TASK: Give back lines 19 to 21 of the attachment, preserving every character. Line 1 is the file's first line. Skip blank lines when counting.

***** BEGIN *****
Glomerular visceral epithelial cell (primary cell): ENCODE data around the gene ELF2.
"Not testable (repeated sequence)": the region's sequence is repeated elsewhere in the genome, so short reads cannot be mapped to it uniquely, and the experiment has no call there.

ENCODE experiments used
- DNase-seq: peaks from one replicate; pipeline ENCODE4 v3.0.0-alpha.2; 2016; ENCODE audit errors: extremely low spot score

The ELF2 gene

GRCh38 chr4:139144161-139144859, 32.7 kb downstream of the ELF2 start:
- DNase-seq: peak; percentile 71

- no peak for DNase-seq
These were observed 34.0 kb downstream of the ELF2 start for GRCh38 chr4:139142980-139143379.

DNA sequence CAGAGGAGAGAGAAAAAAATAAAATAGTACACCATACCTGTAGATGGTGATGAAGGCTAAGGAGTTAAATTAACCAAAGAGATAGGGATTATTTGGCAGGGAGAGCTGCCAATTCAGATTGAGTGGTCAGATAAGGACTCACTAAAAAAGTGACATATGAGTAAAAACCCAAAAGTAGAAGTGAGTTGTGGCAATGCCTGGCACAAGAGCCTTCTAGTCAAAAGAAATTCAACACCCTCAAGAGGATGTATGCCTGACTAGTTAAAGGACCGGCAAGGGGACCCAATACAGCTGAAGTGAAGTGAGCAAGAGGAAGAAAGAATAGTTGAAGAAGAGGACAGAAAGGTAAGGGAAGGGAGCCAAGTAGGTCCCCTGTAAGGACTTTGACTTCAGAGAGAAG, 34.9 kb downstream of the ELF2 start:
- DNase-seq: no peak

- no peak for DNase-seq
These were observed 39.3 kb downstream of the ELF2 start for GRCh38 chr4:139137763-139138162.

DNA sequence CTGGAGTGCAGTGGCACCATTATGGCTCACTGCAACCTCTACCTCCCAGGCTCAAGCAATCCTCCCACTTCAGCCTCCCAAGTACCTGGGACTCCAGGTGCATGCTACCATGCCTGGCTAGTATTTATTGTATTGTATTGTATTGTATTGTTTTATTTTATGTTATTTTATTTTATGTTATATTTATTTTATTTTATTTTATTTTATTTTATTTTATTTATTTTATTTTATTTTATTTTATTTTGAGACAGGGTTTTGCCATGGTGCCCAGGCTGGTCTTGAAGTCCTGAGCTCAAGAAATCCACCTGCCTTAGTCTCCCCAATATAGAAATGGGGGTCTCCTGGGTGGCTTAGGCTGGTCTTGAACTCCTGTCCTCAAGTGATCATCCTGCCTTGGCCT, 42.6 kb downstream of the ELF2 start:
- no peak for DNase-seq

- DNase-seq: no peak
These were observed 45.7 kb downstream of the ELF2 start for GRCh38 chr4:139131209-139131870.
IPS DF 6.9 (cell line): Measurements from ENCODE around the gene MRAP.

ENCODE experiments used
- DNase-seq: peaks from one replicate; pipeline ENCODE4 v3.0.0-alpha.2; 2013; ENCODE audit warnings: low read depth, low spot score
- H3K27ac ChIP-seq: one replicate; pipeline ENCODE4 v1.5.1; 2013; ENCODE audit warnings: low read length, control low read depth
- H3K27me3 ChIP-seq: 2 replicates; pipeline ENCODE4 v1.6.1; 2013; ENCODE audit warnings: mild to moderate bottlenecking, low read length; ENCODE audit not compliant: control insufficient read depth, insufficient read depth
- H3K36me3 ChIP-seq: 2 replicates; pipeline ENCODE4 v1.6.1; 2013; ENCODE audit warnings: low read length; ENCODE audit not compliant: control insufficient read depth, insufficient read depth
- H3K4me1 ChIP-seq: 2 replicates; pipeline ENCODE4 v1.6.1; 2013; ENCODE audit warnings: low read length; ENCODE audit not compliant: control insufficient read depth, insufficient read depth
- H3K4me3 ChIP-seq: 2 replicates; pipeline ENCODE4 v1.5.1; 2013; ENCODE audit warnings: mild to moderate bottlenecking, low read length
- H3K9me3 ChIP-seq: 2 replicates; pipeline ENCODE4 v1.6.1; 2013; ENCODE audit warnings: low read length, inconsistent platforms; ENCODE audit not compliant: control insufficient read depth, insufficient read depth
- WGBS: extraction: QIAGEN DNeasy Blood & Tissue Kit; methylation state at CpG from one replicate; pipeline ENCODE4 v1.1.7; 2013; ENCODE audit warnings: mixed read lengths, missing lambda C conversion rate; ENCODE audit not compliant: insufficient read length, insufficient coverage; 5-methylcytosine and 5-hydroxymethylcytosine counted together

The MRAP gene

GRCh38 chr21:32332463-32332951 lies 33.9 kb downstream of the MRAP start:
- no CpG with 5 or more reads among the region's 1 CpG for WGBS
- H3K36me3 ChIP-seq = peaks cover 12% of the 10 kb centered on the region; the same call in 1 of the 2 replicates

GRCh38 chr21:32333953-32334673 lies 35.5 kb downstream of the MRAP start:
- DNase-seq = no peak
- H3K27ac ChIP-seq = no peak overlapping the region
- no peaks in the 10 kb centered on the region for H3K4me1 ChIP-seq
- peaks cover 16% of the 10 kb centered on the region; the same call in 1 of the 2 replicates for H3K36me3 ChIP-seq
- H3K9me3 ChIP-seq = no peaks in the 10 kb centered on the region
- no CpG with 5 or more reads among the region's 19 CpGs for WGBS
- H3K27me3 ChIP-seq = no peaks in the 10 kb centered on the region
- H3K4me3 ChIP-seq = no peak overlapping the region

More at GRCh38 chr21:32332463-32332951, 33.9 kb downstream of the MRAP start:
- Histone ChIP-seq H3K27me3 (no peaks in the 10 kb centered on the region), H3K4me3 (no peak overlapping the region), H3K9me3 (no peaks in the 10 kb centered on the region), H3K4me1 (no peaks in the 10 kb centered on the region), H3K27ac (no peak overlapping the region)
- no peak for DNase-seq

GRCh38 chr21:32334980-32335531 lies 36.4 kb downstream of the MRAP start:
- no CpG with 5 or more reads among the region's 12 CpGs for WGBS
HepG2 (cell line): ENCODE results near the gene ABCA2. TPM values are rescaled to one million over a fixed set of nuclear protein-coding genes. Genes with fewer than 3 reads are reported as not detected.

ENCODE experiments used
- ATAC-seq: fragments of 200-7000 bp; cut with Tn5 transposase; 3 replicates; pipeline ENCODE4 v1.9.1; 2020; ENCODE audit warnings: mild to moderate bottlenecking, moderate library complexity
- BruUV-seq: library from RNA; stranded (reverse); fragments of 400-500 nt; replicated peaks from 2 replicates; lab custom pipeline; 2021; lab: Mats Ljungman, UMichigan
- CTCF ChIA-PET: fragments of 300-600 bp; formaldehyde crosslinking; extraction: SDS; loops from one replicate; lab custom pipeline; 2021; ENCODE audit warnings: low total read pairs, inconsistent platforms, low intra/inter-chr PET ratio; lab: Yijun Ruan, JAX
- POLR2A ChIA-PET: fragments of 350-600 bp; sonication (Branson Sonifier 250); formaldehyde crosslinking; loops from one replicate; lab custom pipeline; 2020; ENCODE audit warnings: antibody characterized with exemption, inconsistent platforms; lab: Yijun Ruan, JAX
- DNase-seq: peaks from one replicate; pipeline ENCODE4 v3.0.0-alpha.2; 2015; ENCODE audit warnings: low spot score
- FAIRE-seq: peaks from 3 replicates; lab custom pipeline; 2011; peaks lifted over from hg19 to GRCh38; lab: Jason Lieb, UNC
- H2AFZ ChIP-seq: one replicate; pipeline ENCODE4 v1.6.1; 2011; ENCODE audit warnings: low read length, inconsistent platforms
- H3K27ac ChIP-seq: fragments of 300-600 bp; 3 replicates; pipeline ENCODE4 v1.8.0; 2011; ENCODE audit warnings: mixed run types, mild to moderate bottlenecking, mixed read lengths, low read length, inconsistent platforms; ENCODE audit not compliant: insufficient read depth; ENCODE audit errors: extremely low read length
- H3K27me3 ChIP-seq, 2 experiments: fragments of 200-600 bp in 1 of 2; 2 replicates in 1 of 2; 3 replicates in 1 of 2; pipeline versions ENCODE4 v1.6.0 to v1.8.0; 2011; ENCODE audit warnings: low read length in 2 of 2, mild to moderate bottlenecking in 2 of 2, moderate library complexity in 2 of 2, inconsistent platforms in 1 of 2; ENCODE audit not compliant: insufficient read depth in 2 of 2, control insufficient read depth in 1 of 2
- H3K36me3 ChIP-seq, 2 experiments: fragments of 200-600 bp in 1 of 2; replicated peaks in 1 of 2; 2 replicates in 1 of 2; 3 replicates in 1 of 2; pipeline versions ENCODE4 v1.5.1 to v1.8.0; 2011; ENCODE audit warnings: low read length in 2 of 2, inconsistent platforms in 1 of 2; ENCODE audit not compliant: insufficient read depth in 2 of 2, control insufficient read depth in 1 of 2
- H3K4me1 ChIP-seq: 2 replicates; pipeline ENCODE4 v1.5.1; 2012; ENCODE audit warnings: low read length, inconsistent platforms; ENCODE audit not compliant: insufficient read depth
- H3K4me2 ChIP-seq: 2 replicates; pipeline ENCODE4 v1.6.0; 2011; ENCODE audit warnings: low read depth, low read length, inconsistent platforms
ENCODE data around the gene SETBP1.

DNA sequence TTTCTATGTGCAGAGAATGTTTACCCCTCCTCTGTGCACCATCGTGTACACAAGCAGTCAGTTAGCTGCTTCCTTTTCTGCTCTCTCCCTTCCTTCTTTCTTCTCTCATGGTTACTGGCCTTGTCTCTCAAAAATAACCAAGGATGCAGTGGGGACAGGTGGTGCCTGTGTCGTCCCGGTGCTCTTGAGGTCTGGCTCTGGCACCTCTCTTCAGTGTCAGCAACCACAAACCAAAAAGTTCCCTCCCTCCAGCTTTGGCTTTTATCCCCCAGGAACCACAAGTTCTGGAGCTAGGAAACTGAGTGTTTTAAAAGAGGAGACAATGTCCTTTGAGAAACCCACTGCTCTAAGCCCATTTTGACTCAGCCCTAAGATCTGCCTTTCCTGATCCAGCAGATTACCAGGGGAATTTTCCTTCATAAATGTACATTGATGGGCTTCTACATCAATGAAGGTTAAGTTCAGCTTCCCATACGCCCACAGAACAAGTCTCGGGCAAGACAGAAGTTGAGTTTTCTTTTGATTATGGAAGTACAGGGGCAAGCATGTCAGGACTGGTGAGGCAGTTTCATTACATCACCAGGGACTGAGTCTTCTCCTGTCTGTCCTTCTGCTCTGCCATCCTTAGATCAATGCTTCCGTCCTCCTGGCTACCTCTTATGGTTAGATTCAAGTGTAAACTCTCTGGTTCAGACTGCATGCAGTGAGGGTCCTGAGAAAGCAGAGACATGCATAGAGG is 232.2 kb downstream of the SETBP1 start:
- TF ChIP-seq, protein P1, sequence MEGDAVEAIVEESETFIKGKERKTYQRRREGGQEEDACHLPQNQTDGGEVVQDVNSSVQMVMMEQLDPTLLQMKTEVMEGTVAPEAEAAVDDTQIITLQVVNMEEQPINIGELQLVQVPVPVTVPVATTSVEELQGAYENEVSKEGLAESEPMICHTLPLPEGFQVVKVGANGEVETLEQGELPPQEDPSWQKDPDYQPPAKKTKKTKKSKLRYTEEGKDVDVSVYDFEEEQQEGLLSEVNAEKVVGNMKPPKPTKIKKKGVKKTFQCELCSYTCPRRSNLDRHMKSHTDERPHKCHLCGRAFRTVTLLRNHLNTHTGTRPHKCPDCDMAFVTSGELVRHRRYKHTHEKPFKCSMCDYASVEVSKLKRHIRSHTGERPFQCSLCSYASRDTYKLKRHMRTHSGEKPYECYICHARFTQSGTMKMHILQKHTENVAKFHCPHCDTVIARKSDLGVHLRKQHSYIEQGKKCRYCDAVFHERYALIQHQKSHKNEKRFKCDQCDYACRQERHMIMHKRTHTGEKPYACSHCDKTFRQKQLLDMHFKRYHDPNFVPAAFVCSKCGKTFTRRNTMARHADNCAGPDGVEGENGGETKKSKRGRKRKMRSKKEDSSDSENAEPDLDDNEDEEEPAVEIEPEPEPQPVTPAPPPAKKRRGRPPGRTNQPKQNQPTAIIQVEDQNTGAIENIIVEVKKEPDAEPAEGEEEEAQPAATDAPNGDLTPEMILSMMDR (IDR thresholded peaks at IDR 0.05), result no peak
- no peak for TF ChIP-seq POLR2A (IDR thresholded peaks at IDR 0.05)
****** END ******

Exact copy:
ENCODE experiments used
- DNase-seq: peaks from one replicate; pipeline ENCODE4 v3.0.0-alpha.2; 2013; ENCODE audit warnings: low read depth, low spot score
- H3K27ac ChIP-seq: one replicate; pipeline ENCODE4 v1.5.1; 2013; ENCODE audit warnings: low read length, control low read depth